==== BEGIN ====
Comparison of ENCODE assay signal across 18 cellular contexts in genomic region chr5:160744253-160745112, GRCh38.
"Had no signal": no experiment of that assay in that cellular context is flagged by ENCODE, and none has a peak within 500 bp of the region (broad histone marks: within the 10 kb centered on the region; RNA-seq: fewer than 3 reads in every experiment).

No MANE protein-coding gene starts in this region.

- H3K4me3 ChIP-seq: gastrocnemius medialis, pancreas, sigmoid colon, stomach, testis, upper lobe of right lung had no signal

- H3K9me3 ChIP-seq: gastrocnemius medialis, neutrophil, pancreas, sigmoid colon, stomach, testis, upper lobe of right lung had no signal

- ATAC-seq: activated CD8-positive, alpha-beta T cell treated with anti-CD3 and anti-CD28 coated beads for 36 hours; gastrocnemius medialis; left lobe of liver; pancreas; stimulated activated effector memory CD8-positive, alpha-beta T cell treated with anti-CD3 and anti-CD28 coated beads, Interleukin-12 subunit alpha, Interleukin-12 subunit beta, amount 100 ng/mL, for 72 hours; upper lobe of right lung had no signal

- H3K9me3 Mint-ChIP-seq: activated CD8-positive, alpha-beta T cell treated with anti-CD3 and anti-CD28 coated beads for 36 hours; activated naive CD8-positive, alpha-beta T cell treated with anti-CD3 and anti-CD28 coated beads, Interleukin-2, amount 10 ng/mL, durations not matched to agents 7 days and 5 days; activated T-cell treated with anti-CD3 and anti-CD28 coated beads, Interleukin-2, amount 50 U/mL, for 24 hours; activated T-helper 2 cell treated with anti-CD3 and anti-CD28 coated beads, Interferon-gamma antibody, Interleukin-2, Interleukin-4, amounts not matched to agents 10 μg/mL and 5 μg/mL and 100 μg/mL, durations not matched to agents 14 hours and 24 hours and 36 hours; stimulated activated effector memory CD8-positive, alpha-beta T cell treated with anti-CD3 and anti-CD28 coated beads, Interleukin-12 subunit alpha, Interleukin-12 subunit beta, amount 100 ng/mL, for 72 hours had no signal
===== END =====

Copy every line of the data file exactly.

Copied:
Comparison of ENCODE assay signal across 18 cellular contexts in genomic region chr5:160744253-160745112, GRCh38.
"Had no signal": no experiment of that assay in that cellular context is flagged by ENCODE, and none has a peak within 500 bp of the region (broad histone marks: within the 10 kb centered on the region; RNA-seq: fewer than 3 reads in every experiment).

No MANE protein-coding gene starts in this region.

- H3K4me3 ChIP-seq: gastrocnemius medialis, pancreas, sigmoid colon, stomach, testis, upper lobe of right lung had no signal

- H3K9me3 ChIP-seq: gastrocnemius medialis, neutrophil, pancreas, sigmoid colon, stomach, testis, upper lobe of right lung had no signal

- ATAC-seq: activated CD8-positive, alpha-beta T cell treated with anti-CD3 and anti-CD28 coated beads for 36 hours; gastrocnemius medialis; left lobe of liver; pancreas; stimulated activated effector memory CD8-positive, alpha-beta T cell treated with anti-CD3 and anti-CD28 coated beads, Interleukin-12 subunit alpha, Interleukin-12 subunit beta, amount 100 ng/mL, for 72 hours; upper lobe of right lung had no signal

- H3K9me3 Mint-ChIP-seq: activated CD8-positive, alpha-beta T cell treated with anti-CD3 and anti-CD28 coated beads for 36 hours; activated naive CD8-positive, alpha-beta T cell treated with anti-CD3 and anti-CD28 coated beads, Interleukin-2, amount 10 ng/mL, durations not matched to agents 7 days and 5 days; activated T-cell treated with anti-CD3 and anti-CD28 coated beads, Interleukin-2, amount 50 U/mL, for 24 hours; activated T-helper 2 cell treated with anti-CD3 and anti-CD28 coated beads, Interferon-gamma antibody, Interleukin-2, Interleukin-4, amounts not matched to agents 10 μg/mL and 5 μg/mL and 100 μg/mL, durations not matched to agents 14 hours and 24 hours and 36 hours; stimulated activated effector memory CD8-positive, alpha-beta T cell treated with anti-CD3 and anti-CD28 coated beads, Interleukin-12 subunit alpha, Interleukin-12 subunit beta, amount 100 ng/mL, for 72 hours had no signal